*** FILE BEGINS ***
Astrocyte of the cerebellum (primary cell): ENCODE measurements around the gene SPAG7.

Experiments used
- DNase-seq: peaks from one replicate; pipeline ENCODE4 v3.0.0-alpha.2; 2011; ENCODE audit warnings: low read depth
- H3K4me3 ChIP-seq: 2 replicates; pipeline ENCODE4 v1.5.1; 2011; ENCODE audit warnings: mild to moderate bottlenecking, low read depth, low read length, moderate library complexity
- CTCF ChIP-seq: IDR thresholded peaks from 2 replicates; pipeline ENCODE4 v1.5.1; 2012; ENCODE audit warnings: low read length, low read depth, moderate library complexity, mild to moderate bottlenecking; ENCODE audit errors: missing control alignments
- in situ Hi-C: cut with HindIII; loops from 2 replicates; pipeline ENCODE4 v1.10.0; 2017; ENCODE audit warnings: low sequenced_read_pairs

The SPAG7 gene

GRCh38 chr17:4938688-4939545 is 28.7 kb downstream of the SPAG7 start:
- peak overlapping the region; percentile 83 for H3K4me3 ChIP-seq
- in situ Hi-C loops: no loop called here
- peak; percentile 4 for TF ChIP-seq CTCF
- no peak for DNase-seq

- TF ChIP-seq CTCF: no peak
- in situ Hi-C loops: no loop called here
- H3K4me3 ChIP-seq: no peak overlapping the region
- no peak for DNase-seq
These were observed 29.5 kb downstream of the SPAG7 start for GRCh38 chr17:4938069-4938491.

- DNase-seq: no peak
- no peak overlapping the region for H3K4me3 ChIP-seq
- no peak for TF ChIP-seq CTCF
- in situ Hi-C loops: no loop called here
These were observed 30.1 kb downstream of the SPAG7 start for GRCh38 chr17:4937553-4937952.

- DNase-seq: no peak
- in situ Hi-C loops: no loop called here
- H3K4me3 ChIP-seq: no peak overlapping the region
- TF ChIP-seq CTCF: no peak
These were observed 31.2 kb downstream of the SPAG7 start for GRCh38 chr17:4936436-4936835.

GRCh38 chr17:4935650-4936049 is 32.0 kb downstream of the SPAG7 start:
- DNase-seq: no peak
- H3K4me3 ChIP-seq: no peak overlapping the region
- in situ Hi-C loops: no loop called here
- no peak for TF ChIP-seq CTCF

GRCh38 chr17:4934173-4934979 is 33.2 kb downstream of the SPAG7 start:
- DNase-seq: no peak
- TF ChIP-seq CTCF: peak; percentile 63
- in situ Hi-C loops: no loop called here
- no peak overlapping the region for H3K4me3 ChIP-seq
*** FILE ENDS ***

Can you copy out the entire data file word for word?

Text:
Astrocyte of the cerebellum (primary cell): ENCODE measurements around the gene SPAG7.

Experiments used
- DNase-seq: peaks from one replicate; pipeline ENCODE4 v3.0.0-alpha.2; 2011; ENCODE audit warnings: low read depth
- H3K4me3 ChIP-seq: 2 replicates; pipeline ENCODE4 v1.5.1; 2011; ENCODE audit warnings: mild to moderate bottlenecking, low read depth, low read length, moderate library complexity
- CTCF ChIP-seq: IDR thresholded peaks from 2 replicates; pipeline ENCODE4 v1.5.1; 2012; ENCODE audit warnings: low read length, low read depth, moderate library complexity, mild to moderate bottlenecking; ENCODE audit errors: missing control alignments
- in situ Hi-C: cut with HindIII; loops from 2 replicates; pipeline ENCODE4 v1.10.0; 2017; ENCODE audit warnings: low sequenced_read_pairs

The SPAG7 gene

GRCh38 chr17:4938688-4939545 is 28.7 kb downstream of the SPAG7 start:
- peak overlapping the region; percentile 83 for H3K4me3 ChIP-seq
- in situ Hi-C loops: no loop called here
- peak; percentile 4 for TF ChIP-seq CTCF
- no peak for DNase-seq

- TF ChIP-seq CTCF: no peak
- in situ Hi-C loops: no loop called here
- H3K4me3 ChIP-seq: no peak overlapping the region
- no peak for DNase-seq
These were observed 29.5 kb downstream of the SPAG7 start for GRCh38 chr17:4938069-4938491.

- DNase-seq: no peak
- no peak overlapping the region for H3K4me3 ChIP-seq
- no peak for TF ChIP-seq CTCF
- in situ Hi-C loops: no loop called here
These were observed 30.1 kb downstream of the SPAG7 start for GRCh38 chr17:4937553-4937952.

- DNase-seq: no peak
- in situ Hi-C loops: no loop called here
- H3K4me3 ChIP-seq: no peak overlapping the region
- TF ChIP-seq CTCF: no peak
These were observed 31.2 kb downstream of the SPAG7 start for GRCh38 chr17:4936436-4936835.

GRCh38 chr17:4935650-4936049 is 32.0 kb downstream of the SPAG7 start:
- DNase-seq: no peak
- H3K4me3 ChIP-seq: no peak overlapping the region
- in situ Hi-C loops: no loop called here
- no peak for TF ChIP-seq CTCF

GRCh38 chr17:4934173-4934979 is 33.2 kb downstream of the SPAG7 start:
- DNase-seq: no peak
- TF ChIP-seq CTCF: peak; percentile 63
- in situ Hi-C loops: no loop called here
- no peak overlapping the region for H3K4me3 ChIP-seq